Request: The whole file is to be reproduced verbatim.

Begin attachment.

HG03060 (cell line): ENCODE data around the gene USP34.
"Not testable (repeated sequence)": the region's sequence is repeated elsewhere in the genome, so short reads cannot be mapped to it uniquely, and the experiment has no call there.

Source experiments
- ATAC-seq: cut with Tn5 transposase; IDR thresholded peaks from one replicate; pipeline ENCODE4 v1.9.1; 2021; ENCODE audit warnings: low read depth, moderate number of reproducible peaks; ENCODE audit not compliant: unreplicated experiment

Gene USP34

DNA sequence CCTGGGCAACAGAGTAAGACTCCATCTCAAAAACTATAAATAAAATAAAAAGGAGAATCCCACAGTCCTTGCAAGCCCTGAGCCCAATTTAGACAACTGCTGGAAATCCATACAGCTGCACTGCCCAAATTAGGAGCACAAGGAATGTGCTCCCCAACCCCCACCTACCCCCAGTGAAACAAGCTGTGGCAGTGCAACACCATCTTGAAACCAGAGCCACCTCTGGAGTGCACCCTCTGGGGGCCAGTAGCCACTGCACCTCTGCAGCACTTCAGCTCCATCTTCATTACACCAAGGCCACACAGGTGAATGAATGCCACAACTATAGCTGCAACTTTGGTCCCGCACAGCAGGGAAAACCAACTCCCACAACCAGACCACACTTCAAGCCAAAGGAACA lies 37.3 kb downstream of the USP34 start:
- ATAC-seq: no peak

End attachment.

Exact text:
HG03060 (cell line): ENCODE data around the gene USP34.
"Not testable (repeated sequence)": the region's sequence is repeated elsewhere in the genome, so short reads cannot be mapped to it uniquely, and the experiment has no call there.

Source experiments
- ATAC-seq: cut with Tn5 transposase; IDR thresholded peaks from one replicate; pipeline ENCODE4 v1.9.1; 2021; ENCODE audit warnings: low read depth, moderate number of reproducible peaks; ENCODE audit not compliant: unreplicated experiment

Gene USP34

DNA sequence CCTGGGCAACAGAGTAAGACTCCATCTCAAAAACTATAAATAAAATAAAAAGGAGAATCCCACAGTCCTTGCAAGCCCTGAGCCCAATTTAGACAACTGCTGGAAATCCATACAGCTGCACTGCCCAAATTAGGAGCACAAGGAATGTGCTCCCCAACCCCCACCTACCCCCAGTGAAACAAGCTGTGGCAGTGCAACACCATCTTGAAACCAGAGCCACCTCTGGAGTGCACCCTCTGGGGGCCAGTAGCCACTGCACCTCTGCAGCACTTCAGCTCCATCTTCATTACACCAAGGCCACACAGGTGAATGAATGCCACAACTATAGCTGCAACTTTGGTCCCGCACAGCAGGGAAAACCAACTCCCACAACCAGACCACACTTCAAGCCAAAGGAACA lies 37.3 kb downstream of the USP34 start:
- ATAC-seq: no peak